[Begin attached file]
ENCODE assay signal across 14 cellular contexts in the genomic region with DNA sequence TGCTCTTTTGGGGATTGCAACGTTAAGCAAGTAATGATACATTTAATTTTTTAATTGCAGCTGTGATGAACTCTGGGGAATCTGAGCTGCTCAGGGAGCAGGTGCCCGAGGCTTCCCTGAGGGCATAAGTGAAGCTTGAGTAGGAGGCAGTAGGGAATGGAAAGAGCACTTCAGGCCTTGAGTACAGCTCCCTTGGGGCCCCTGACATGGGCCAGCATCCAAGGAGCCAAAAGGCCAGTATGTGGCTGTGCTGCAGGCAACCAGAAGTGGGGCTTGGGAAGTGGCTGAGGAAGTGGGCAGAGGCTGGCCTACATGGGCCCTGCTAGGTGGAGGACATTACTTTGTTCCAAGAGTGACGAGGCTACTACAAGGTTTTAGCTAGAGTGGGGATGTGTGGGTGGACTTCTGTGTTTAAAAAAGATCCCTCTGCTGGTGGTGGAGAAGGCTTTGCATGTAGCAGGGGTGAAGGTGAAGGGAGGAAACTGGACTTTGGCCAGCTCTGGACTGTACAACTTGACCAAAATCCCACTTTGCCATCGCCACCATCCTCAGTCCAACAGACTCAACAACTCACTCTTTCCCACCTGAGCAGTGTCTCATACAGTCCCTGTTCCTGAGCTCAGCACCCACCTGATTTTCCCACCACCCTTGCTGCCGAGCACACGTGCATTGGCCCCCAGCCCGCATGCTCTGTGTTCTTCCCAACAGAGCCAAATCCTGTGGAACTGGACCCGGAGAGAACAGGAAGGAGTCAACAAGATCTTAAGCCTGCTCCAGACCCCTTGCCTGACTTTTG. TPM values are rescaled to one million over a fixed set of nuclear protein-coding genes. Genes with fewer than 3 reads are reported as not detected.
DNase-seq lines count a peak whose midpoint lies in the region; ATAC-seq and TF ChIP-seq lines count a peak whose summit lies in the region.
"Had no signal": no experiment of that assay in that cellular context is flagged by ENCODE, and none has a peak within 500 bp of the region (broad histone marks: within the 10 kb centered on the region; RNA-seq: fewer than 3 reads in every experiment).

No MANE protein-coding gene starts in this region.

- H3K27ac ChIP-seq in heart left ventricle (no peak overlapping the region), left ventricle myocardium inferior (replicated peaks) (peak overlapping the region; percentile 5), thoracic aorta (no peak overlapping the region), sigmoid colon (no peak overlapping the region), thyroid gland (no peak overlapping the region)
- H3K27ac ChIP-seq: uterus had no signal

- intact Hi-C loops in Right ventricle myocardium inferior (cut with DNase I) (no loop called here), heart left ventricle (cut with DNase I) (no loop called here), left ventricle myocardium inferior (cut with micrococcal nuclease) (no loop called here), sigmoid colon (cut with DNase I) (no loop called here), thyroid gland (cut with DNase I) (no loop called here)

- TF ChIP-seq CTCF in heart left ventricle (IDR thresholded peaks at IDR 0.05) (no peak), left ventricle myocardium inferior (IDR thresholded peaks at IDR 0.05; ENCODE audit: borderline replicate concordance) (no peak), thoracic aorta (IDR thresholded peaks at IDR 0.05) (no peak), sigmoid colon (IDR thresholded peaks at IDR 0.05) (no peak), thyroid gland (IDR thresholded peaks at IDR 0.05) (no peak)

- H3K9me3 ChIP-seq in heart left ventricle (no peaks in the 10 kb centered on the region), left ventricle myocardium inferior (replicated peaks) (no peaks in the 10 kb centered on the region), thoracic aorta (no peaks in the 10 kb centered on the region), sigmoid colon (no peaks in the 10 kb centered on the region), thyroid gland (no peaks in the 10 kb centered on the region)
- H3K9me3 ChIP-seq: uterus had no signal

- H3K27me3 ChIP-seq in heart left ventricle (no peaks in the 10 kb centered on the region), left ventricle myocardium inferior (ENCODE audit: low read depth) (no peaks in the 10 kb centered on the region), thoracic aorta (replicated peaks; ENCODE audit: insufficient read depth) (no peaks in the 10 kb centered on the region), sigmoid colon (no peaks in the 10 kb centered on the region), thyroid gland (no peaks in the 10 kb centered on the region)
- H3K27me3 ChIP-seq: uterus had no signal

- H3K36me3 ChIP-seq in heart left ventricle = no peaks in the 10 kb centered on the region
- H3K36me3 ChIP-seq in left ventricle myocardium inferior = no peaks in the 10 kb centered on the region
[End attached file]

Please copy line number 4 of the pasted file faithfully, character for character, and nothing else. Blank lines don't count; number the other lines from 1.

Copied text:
No MANE protein-coding gene starts in this region.